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Gifford, S. Murawski, B.J. Brazelton, T.B. Young, G.C. (1966). Differences in Individual Development Within a Pair of Identical Twins. Int. J. Psycho-Anal., 47:261-268.

(1966). International Journal of Psycho-Analysis, 47:261-268

Differences in Individual Development Within a Pair of Identical Twins

Sanford Gifford, Benjamin J. Murawski, T. Berry Brazelton and Grace C. Young

Clinical and Theoretical Background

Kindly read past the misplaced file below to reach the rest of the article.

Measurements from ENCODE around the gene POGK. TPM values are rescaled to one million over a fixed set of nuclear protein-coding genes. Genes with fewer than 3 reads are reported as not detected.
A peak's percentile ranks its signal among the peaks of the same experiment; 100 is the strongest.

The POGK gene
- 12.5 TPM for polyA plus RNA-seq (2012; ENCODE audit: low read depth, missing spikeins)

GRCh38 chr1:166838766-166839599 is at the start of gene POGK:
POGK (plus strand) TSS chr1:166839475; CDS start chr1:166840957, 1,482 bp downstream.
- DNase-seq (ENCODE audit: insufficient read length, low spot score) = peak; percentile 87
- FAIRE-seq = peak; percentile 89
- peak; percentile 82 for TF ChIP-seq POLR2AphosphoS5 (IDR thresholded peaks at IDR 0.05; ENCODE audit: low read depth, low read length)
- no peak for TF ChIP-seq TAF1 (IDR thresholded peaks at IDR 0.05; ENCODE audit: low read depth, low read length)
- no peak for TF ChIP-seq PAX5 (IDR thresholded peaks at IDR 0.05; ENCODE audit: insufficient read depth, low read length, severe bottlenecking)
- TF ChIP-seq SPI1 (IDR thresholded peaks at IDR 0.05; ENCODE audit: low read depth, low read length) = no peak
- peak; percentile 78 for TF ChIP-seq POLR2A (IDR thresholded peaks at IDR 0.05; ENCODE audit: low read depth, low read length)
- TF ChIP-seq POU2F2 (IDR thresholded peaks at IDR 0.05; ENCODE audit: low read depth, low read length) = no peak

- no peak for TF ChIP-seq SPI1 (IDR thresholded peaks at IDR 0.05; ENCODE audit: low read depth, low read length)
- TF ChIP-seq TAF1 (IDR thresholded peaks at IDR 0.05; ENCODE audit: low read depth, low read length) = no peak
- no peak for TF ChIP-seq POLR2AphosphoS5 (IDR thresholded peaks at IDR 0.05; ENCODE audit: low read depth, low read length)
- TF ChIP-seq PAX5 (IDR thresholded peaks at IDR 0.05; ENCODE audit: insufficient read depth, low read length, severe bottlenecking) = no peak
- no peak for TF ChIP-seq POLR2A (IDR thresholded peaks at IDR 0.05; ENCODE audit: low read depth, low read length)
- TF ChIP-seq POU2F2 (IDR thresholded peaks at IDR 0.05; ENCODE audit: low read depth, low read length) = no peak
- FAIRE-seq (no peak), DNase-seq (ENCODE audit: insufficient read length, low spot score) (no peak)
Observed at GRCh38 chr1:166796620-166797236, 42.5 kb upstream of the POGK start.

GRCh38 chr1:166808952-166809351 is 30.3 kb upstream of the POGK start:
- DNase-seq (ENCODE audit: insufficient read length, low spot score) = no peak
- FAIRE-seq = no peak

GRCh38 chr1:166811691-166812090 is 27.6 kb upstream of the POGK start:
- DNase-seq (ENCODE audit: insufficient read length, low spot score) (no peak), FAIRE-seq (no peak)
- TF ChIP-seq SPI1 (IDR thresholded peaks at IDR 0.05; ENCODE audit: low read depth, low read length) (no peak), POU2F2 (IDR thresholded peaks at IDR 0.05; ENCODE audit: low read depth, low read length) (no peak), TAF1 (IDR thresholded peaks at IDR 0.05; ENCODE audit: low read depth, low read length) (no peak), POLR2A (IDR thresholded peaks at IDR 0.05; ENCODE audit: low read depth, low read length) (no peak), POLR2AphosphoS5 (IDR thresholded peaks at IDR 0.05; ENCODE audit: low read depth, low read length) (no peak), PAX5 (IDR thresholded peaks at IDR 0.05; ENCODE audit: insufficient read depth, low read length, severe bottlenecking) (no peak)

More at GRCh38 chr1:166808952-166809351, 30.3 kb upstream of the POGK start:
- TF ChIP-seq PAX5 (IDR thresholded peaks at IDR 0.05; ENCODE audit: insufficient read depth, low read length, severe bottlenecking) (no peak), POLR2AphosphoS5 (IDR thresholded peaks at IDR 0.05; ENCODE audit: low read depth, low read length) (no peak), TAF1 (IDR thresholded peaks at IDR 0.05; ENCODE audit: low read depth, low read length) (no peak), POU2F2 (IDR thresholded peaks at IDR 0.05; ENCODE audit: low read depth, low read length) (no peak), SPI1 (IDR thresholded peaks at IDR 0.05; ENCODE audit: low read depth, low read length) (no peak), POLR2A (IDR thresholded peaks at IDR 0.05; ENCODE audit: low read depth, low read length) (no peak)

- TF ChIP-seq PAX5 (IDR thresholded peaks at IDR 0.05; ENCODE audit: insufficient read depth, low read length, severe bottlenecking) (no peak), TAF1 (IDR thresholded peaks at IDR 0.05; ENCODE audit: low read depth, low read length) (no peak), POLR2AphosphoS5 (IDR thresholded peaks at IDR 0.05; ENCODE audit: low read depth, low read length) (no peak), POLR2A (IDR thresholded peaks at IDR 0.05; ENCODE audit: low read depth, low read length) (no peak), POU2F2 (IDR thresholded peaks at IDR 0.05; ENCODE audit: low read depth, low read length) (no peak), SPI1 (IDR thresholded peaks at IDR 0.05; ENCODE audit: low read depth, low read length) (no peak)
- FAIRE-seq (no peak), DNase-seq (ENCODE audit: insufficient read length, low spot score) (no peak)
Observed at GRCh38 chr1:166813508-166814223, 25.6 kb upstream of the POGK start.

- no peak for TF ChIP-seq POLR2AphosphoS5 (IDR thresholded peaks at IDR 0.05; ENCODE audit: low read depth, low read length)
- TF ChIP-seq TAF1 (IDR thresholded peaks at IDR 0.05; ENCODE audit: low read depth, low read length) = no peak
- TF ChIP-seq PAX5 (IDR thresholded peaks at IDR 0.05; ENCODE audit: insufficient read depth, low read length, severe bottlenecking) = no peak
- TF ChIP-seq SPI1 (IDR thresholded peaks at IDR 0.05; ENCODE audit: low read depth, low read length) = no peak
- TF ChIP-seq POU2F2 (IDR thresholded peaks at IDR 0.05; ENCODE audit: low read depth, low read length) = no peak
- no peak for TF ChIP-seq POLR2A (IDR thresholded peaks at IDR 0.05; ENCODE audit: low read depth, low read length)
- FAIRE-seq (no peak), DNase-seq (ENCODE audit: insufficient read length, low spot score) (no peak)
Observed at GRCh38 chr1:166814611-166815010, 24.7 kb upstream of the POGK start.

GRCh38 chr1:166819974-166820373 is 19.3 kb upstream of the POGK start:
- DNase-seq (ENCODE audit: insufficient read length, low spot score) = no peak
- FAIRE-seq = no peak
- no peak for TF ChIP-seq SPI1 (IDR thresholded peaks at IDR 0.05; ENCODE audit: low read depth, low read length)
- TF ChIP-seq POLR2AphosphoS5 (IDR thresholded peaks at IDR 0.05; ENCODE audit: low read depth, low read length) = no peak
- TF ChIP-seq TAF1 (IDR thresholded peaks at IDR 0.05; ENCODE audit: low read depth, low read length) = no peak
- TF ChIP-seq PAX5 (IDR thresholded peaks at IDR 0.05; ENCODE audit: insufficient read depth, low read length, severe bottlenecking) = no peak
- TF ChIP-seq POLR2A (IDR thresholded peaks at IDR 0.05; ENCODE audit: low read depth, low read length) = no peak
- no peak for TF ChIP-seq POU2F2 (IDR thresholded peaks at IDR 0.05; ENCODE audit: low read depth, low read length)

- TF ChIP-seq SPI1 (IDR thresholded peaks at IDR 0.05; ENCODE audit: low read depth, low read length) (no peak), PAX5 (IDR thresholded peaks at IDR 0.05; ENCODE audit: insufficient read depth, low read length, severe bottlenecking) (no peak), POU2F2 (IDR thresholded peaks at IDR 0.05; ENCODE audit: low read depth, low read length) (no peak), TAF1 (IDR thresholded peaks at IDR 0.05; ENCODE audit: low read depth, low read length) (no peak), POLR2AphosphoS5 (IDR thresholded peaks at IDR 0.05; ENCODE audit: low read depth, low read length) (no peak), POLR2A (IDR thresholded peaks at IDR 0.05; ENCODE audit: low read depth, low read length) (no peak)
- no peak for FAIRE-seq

Our interest in twins developed during a psycho-physiological study of the normal personality, carried out since 1954 with Henry M. Fox and Arthur F. Valenstein (1961), (1965). We are investigating possible correlations between ego structure and homeostatic patterns in healthy young college men, including individual subjects and identical and fraternal twins. We have also observed some discordant adult twins, one of whom had a medical or psychiatric illness and the other was apparently normal, often the healthy donor for kidney-transplanation. In their developmental histories we were impressed by the importance of physical and behavioral charateristics present at birth, such as intrapair differences in size, feeding and sleeping patterns, motor activity, and perceptual responsiveness, which could be related to individual differences in adult personality structure, including identifications, choice of defences, predilections to neurosis and psychosomatic illness, and the use of special skills and sublimations. Individual development within twin pairs represented the outcome of a complex interaction among three factors: (i) the contribution of innate constitutional differences to early ego-formation, (ii) parental attitudes toward these individual differences that selectively augment or diminish their importance, and (iii) the relationship between the twins themselves, tending toward equalization and similarity or toward differentiation and divergent development.

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